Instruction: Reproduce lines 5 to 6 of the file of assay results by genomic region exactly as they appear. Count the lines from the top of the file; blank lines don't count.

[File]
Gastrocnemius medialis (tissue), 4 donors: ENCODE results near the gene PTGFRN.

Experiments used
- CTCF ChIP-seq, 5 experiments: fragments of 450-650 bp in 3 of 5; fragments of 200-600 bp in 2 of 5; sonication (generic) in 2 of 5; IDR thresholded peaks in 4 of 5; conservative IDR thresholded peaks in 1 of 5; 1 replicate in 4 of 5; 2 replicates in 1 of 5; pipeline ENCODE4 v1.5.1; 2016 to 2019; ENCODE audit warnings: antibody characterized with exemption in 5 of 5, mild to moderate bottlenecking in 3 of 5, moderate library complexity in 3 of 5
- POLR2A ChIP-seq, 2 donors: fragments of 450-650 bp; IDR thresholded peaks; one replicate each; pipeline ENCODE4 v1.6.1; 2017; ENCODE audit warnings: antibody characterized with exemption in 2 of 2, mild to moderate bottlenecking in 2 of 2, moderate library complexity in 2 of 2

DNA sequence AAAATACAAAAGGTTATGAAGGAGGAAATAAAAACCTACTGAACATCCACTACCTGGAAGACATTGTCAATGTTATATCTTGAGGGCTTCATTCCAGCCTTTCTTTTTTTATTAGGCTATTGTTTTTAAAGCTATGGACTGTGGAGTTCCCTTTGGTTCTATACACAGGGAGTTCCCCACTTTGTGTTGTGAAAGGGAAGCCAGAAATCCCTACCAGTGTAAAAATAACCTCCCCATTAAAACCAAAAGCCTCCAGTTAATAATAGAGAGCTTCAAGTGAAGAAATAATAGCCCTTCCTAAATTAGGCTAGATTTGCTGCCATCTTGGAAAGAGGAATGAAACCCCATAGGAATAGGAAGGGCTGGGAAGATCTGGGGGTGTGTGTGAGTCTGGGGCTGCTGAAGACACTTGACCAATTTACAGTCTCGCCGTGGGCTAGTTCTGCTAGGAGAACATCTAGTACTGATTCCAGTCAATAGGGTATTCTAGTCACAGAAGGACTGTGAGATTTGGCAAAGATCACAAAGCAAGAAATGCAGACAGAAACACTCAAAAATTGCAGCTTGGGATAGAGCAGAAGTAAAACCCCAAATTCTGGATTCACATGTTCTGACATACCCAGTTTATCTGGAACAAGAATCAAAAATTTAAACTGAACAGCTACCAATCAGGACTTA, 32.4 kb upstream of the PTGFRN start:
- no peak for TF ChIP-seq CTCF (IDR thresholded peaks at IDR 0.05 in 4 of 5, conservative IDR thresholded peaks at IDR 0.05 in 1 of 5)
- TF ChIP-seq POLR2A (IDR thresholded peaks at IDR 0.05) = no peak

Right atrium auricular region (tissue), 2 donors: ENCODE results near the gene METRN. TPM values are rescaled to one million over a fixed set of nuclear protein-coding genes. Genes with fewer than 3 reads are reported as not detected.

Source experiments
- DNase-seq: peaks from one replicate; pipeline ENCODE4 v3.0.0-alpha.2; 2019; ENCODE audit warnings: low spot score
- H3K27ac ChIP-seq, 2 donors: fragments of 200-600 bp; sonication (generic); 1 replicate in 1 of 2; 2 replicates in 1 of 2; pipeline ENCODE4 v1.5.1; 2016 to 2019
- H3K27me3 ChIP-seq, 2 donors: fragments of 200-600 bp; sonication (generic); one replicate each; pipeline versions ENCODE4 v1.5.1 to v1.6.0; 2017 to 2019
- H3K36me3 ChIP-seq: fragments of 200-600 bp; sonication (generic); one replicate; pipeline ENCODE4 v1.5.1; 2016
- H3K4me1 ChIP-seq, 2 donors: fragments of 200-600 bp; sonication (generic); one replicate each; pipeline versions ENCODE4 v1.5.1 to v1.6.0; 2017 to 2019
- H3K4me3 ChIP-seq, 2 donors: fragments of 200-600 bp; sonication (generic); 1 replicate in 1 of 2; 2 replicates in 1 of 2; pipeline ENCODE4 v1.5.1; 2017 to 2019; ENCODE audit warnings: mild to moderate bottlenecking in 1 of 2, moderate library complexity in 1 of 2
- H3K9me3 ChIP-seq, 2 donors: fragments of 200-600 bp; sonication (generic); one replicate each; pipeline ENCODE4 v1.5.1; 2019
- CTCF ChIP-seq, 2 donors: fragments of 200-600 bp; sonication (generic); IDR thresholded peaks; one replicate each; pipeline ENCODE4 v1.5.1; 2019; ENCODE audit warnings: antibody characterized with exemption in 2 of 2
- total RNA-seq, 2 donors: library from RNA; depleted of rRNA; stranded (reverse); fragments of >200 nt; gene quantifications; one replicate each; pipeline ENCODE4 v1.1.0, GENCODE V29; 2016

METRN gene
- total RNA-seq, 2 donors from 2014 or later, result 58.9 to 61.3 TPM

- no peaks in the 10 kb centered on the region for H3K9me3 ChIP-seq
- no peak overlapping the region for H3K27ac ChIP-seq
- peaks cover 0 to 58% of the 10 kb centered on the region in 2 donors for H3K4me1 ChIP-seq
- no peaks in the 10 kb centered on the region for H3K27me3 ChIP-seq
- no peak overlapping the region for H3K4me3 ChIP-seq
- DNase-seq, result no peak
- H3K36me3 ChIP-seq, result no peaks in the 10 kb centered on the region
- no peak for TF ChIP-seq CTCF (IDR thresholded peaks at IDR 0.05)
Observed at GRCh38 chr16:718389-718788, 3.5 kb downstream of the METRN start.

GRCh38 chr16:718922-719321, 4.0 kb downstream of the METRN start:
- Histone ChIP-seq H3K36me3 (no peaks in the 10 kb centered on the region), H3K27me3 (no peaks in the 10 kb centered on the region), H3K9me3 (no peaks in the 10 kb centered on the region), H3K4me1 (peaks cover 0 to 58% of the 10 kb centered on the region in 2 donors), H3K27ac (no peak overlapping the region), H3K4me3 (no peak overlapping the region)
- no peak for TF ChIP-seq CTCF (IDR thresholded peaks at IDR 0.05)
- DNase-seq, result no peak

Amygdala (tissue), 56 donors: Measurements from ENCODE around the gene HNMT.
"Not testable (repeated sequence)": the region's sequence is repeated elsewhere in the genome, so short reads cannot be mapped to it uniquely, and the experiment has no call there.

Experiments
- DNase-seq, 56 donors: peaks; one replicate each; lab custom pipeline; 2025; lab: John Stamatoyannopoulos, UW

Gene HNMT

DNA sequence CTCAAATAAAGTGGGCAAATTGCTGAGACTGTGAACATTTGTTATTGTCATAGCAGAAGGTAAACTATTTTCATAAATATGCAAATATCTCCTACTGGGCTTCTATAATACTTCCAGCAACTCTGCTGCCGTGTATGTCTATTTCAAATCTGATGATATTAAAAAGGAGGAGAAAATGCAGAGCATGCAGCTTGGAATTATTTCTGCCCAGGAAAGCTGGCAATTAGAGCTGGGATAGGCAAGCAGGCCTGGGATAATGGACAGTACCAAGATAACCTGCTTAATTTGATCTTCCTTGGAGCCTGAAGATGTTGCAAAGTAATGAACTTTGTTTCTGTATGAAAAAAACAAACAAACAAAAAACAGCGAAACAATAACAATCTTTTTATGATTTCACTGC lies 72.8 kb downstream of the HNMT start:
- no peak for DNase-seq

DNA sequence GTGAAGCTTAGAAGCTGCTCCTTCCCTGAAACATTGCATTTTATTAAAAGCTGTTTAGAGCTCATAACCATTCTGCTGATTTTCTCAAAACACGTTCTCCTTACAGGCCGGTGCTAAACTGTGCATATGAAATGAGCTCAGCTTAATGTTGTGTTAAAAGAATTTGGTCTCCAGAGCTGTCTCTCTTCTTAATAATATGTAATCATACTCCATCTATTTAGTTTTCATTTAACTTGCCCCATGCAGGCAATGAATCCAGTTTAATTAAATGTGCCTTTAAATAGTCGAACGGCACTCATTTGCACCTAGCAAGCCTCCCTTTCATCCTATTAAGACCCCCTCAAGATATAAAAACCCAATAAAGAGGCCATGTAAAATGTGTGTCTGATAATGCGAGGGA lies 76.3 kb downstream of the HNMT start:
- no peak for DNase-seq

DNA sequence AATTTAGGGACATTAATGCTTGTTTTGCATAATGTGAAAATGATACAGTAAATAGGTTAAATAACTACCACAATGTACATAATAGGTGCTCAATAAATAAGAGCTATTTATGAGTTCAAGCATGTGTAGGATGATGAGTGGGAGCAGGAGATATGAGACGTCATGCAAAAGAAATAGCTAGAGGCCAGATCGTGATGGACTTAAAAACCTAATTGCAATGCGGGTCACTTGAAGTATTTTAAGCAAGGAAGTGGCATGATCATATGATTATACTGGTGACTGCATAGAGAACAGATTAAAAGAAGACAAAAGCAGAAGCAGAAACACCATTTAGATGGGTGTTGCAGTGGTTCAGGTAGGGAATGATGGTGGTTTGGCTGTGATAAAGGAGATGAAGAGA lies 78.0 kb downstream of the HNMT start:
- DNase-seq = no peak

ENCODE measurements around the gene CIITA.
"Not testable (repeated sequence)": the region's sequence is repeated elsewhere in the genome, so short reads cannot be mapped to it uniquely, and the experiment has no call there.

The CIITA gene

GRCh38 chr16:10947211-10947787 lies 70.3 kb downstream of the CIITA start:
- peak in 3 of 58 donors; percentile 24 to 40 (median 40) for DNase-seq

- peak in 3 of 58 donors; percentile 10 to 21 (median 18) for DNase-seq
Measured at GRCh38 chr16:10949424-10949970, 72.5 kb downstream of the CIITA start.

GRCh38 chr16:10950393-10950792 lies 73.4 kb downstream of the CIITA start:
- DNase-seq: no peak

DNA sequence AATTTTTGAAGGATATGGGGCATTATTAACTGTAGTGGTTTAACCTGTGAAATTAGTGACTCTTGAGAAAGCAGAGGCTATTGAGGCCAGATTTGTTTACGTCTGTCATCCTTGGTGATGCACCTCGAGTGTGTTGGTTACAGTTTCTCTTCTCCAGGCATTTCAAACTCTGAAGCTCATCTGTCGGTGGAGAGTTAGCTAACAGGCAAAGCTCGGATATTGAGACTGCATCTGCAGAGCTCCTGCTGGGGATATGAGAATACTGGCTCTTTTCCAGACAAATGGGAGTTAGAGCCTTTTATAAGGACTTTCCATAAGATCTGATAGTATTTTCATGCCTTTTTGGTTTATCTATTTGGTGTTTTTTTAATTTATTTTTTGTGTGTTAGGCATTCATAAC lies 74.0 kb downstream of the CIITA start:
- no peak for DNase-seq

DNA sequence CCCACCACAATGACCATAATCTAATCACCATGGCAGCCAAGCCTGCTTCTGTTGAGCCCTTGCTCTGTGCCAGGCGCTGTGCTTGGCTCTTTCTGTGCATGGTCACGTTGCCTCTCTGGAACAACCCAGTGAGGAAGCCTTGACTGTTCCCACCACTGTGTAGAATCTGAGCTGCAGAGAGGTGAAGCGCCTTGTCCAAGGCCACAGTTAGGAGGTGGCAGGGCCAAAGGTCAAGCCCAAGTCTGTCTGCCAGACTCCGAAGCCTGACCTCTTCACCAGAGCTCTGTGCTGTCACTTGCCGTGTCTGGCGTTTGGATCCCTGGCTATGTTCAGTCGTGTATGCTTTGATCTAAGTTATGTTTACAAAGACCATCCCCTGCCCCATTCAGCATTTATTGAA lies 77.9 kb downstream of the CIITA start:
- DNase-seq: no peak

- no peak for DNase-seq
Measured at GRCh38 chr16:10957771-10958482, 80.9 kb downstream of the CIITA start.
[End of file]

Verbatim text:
DNA sequence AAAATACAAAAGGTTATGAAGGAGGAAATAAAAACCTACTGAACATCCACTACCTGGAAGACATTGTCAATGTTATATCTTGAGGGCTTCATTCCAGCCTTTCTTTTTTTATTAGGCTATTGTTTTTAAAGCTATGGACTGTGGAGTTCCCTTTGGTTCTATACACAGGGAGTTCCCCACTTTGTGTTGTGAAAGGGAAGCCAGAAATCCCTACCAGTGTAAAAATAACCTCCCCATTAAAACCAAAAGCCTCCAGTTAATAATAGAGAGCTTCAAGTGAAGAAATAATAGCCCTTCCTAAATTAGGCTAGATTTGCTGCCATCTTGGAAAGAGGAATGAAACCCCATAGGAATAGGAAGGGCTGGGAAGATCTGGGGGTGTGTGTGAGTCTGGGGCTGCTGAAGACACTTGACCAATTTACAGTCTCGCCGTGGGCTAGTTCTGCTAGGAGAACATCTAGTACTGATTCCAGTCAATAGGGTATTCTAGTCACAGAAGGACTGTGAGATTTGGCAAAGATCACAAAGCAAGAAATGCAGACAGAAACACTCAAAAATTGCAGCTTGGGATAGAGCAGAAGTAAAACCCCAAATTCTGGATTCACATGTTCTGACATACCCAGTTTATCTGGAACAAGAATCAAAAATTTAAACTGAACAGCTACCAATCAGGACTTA, 32.4 kb upstream of the PTGFRN start:
- no peak for TF ChIP-seq CTCF (IDR thresholded peaks at IDR 0.05 in 4 of 5, conservative IDR thresholded peaks at IDR 0.05 in 1 of 5)